The city of big brotherly love
As part of the city’s newly amended animal code, veterinarians, groomers, pet shops and dog walkers are all designated as agents of the city, authorized to sell dog licenses and – here’s the scary part — expected to turn in customers who fail to get one.
Those operations “must report people who decline to license their dog,” according to a report in the Philadelphia Inquirer.
Under the changes in the law, which went into effect in mid-February, the newly increased minimum fine for having an unlicensed dog is $500.
Brian Abernathy, chief of staff to the city managing director, said the idea for a stricter law came about two years ago, when it was reported that only 5 percent of dogs in the city — about 25,000 of an estimated 400,000 — were licensed.
Other revisions in the law require that all shops that sell dogs must have them spayed or neutered, unless an exception is made and an owner has a license for breeding. Owners of dogs that are not spayed or neutered must pay an annual licensing fee of $40 instead of $16 for sterilized dogs.
The revised law contains some progressive measures, but requiring all those whose jobs involve dogs to become licensing clerks — and snitches — seems bone-headed, and a shirking of responsibility.
“They are dumping it on everybody else because they weren’t able to do it,” veterinarian Howard Wellens said of the city. “I am not happy with being the policeman for someone without dog tags.”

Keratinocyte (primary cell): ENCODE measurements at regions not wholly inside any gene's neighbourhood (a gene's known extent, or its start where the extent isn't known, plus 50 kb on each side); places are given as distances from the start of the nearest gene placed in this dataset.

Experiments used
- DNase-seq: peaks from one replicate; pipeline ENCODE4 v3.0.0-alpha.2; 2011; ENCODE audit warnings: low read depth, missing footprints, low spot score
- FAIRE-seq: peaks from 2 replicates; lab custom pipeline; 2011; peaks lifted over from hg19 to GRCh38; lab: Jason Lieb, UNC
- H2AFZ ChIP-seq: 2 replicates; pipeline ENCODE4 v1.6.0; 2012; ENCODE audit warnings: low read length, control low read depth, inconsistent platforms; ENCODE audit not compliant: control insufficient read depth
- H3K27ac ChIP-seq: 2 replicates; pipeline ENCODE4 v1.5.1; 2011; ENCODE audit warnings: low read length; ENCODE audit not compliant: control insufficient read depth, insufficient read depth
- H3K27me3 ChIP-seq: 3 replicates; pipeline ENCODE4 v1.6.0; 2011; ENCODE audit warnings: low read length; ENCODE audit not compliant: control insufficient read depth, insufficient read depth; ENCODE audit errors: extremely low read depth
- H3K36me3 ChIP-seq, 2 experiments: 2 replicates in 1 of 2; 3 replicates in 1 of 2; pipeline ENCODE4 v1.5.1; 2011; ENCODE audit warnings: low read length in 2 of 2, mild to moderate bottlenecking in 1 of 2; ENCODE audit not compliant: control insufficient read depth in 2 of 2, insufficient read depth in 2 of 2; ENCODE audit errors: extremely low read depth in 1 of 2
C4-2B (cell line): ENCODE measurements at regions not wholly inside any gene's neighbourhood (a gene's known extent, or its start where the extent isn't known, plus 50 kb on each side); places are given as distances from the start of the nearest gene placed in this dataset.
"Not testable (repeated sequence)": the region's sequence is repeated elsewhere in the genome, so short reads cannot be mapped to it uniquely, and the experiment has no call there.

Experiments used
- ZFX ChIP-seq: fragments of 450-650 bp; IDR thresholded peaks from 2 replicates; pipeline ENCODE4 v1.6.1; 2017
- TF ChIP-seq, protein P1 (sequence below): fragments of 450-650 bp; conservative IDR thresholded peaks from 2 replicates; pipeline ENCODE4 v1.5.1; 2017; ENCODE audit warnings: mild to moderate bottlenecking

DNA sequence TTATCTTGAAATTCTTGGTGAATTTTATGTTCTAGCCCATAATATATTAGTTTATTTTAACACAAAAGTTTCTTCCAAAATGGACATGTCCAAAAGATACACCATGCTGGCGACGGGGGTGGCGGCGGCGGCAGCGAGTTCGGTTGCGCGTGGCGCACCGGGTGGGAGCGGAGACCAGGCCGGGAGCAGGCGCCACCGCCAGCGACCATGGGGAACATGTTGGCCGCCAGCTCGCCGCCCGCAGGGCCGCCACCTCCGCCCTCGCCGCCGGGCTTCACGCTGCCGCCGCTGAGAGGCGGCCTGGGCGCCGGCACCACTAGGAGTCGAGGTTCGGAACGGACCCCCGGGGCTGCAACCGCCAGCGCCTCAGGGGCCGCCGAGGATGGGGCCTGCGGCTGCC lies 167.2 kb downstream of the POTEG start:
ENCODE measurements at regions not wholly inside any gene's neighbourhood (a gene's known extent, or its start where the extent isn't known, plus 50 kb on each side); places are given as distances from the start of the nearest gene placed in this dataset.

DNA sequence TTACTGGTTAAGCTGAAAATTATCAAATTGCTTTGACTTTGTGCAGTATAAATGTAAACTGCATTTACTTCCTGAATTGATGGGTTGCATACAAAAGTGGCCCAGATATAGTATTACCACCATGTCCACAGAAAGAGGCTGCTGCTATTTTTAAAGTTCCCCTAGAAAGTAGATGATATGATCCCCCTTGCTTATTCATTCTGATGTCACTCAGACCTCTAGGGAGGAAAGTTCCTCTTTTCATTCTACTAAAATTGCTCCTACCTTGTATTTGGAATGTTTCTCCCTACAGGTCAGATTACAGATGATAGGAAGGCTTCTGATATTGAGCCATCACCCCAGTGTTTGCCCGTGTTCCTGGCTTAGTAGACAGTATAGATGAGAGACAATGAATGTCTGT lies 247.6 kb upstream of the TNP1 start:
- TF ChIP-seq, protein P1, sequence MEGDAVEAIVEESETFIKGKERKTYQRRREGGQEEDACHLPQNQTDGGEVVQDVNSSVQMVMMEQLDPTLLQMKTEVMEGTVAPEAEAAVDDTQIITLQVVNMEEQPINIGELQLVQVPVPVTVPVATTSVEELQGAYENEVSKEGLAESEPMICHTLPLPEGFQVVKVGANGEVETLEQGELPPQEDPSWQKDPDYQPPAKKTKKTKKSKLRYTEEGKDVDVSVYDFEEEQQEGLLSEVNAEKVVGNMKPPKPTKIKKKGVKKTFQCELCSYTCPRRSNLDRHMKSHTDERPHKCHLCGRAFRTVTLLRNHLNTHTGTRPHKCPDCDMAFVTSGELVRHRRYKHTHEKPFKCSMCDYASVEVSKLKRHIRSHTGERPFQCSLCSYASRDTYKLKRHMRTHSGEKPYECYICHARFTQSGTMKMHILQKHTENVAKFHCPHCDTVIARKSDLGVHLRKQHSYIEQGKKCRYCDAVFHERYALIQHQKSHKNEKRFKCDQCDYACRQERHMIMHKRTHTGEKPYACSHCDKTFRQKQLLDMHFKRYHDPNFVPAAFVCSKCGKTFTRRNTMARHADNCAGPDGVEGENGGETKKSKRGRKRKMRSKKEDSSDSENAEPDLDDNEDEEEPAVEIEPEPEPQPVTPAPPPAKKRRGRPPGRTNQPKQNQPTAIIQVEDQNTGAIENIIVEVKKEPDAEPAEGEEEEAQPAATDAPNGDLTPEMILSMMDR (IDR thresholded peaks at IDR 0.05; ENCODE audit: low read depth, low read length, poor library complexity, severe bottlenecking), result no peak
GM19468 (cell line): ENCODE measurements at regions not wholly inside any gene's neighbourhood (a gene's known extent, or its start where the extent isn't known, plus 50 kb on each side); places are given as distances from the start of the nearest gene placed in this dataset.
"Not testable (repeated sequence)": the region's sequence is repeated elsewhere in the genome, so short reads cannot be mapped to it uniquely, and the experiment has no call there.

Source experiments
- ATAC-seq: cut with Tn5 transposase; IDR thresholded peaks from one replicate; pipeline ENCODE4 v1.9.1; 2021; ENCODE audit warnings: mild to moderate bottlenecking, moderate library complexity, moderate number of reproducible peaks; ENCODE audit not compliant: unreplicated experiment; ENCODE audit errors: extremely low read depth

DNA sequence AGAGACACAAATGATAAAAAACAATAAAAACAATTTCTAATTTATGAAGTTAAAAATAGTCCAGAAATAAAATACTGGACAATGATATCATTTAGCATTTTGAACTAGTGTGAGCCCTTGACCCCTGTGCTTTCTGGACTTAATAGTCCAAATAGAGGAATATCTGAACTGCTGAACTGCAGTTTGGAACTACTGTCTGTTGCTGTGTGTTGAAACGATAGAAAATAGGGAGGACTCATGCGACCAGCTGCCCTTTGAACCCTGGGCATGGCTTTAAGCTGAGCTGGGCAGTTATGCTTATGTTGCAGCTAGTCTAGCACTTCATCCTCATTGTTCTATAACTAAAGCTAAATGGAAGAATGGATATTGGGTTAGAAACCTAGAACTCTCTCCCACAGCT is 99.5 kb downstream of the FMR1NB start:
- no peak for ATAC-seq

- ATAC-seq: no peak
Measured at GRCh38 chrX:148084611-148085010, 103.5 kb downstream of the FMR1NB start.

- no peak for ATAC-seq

Wellens, a vet at Queen Village Animal Hospital, said the law could put veterinarians in a position of declining treatment to dogs who aren’t registered — or withholding treatment until licensing takes place.
Abernathy said he doubts that would happen: “Under no circumstances do we expect a vet to turn away a sick animal,” he said. “That is not the expectation of the law and not the intent.”
Abernathy said that stores, shelters, and hospitals could collect a $2 fee for each dog license sold.
That seems a pretty small price to reap in exchange for losing a customer’s trust, if not a customer.
Requiring stores that sell dogs – and unlike some cities, Philadelphia hasn’t banned that — to issue licenses makes some sense.
But expecting groomers, veterinarians and dog walkers to become doggie deputies is asking — or is it ordering? — too much.
Posted by jwoestendiek March 9th, 2012 under Muttsblog.
Tags: agents, animal control, animals, businesses, dog, dog walkers, dogs, groomers, licenses, licensing, pet shops, pets, philadelphia, registering, registration, report, selling, snitch, snitches, unlicensed, veterinarians